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Emeritus Professor Park Honan, MA PhD

Members will be sorry to learn of the death, on 27 September 2014, of Emeritus Professor Park Honan, formerly Professor of English and American Literature in the School of English.

Park Honan’s Chair in English and America Literature accurately located a scholar whose roots and interests were divided between the USA and Europe. Born in Utica, New York (as Leonard Hobart Park Honan) he initially studied English Literature and American History at the University of Chicago (MA, 1951), and later obtained a PhD in English Literature from the University of London (1959). He was also awarded an AM ad eundem by Brown University in 1966.

Park moved back to the US as an Assistant Professor at Connecticut College (1960-62) and an Assistant and then Associate Professor at Brown University (1963-68). He returned to Europe as a Lecturer, Senior Lecturer and subsequently Reader at the University of Birmingham (1968-63), where his teaching and supervision included twentieth century American poetry and American literature of the 1920s and 1930s, as well as Victorian and Renaissance drama and poetry. His scholarship was recognised by a number of fellowships and residencies in Europe and America, including two Guggenheim Fellowships (1962-63 and 1973-74); and a Folger Shakespeare Library Fellowship (1992).

Park joined the University of Leeds in January 1985 as Professor of English and American Literature, with a varied portfolio of teaching, including both Victorian and twentieth century literature. It was as a biographer, however, that he was primarily known; one of the most outstanding biographers of eminent Victorians (including Robert Browning, Jane Austen and Matthew Arnold), but also the author of acclaimed biographies of William Shakespeare and Christopher Marlowe, and of an anthology of the Beat poets. Perhaps his most ambitious book, Shakespeare: a Life (1998), was begun whilst he also held his Chair at Leeds, and was considered by many to be the best biography of the iconic playwright.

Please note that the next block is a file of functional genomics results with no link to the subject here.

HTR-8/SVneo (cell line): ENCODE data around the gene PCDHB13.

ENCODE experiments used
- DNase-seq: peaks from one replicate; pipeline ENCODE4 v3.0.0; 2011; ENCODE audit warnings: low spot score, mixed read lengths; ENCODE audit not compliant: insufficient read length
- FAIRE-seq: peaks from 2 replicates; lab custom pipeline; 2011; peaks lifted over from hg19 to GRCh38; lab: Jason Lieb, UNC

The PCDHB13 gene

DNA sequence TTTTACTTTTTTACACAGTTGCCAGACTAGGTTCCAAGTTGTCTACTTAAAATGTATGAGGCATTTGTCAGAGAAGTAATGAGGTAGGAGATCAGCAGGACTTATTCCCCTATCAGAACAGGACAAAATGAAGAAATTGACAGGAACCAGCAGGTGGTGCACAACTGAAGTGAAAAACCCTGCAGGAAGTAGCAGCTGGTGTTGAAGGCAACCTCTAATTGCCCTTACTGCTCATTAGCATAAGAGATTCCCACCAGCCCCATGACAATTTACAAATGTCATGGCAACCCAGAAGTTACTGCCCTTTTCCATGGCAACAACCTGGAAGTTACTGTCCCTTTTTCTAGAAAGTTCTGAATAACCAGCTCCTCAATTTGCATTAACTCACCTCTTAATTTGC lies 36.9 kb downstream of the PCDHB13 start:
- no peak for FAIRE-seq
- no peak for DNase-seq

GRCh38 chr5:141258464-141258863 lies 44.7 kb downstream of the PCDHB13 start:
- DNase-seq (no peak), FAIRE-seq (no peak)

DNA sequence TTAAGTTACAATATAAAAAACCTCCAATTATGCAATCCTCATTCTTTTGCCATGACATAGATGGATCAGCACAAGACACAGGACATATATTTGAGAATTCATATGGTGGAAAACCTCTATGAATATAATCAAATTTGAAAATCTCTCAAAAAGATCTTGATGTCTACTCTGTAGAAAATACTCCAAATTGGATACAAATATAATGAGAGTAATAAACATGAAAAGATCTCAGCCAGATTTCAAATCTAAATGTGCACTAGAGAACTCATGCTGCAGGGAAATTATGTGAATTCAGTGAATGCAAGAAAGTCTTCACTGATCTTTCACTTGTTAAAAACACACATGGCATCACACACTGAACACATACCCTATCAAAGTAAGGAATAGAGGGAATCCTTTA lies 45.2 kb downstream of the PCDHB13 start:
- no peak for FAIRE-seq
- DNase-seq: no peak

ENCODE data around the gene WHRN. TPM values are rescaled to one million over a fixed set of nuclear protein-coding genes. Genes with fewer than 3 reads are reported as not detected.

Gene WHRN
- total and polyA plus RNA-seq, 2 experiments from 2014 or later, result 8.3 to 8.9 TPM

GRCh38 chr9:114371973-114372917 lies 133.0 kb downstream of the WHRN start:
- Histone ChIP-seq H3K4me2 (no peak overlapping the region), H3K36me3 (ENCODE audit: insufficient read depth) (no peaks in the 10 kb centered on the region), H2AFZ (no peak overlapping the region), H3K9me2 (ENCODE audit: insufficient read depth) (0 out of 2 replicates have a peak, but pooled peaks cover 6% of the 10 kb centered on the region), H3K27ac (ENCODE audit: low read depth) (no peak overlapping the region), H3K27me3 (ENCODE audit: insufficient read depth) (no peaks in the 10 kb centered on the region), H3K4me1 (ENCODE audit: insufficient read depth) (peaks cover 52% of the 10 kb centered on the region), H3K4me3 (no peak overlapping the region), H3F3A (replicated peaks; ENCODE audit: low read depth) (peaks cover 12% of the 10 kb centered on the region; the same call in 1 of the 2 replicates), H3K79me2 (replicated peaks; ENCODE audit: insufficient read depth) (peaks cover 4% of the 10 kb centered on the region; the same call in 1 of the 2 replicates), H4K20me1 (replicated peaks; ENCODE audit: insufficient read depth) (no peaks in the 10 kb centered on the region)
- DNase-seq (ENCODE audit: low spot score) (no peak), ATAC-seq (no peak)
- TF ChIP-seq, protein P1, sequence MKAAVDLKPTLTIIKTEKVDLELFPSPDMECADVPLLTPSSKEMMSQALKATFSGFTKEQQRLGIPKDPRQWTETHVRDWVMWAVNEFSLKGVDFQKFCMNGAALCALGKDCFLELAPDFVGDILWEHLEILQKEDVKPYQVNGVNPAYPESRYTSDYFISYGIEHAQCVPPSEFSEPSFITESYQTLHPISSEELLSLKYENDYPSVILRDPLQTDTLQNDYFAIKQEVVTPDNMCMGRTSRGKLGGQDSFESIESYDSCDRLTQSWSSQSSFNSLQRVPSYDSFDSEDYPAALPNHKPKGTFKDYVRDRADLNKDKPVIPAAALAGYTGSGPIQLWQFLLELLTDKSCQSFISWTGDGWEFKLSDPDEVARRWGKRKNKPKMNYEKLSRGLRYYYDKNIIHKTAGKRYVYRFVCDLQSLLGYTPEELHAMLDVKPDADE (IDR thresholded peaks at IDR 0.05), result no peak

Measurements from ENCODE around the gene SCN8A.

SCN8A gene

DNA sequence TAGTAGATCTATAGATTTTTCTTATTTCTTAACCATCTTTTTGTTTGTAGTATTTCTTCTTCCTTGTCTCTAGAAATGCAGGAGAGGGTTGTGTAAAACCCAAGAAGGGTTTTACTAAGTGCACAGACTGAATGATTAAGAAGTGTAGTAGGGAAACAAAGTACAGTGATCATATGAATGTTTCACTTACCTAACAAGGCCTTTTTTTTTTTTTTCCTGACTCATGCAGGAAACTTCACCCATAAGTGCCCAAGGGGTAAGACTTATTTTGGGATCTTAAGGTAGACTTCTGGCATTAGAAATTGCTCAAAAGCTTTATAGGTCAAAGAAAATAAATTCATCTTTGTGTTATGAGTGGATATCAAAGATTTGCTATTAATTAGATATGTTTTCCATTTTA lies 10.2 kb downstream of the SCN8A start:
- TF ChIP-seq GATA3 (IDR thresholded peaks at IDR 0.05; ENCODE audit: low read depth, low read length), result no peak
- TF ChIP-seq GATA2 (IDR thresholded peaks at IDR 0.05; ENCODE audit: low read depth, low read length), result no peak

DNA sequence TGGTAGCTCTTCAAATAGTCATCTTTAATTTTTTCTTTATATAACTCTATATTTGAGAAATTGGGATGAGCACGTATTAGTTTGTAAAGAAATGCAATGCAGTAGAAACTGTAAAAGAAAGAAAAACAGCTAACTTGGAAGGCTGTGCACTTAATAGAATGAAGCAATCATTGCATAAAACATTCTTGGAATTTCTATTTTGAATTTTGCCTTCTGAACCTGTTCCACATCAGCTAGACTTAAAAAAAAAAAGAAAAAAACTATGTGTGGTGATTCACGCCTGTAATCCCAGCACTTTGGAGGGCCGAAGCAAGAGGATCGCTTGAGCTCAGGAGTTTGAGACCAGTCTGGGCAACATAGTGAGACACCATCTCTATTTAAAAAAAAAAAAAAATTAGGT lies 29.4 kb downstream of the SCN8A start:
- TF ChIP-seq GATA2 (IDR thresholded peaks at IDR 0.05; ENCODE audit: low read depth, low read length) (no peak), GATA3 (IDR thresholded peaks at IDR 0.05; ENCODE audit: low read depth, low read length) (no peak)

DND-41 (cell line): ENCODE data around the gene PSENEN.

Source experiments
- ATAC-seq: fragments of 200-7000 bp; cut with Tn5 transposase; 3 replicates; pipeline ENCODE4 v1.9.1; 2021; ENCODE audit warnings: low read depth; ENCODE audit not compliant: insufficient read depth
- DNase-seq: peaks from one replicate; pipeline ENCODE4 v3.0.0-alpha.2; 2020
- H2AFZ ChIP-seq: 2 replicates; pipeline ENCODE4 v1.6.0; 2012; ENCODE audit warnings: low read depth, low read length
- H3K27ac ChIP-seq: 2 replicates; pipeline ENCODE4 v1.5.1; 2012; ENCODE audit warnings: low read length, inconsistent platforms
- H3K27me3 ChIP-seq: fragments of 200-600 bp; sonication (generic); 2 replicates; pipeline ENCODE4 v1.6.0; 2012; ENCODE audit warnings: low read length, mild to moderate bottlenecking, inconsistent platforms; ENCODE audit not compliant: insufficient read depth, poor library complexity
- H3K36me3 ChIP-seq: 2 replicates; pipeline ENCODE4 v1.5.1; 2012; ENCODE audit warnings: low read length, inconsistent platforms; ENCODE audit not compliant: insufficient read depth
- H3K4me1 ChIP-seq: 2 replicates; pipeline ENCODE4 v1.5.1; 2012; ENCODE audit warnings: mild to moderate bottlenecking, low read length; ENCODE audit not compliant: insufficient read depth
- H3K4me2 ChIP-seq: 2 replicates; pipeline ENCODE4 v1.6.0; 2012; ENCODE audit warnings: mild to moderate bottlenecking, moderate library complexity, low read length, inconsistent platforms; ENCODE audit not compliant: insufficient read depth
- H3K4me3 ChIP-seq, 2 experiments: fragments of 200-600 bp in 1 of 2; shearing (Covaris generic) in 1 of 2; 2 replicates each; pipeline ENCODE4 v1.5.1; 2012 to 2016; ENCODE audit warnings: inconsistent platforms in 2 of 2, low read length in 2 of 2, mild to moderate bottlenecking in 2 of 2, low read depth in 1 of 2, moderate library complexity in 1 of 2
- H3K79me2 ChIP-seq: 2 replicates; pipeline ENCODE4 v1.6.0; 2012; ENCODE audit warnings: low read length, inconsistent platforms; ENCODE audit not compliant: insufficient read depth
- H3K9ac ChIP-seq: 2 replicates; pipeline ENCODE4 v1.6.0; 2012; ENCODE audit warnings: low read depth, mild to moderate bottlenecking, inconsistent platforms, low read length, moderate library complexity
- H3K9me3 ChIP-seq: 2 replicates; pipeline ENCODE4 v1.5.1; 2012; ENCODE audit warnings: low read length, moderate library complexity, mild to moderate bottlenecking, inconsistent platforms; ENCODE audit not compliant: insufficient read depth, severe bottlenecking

Park had a formidable reputation as a biographical researcher and a perfectionist. Typically, his books took between 7 and 10 years to complete, working alongside his academic roles, seeking out, checking and double checking a wealth of information. The detail and originality that resulted from this tireless pursuit of knowledge (including new information about both Marlowe and Shakespeare as well as previously unseen sources on Jane Austen and Matthew Arnold) made his books unassailably authoritative. His lifelong love of drama and vivid language also made them a joy to read. His boundless energy was reflected not only in his research, but in his teaching and supervision. He had the gift of being able to inspire others with his enthusiasm, insight and great powers of exposition, and encouraged critical and independent thought in all his students, never shying from academic debate. He was also insatiably curious, frequently working across academic and departmental boundaries to resolve questions that interested him or points of detail that arose during his research. He retained throughout his time at Leeds very strong connections with the US, travelling frequently and widely as a guest and visiting lecturer in the States, and working with colleagues at Leeds (particularly within the Engineering faculty) to promote the University’s scholarship and programmes to American students and to improve opportunities for Americans to study at the University.

Park retired from the University in 1993, but not from writing. He continued to publish for many years, and at the time of his death was part way through producing a biography of T S Eliot.

Park was a colourful and well known figure within the University, who made a significant contribution to scholarship and teaching at Leeds, as well as to the wider field of literary scholarship and biography. He will be remembered with great warmth and respect. The funeral service has taken place.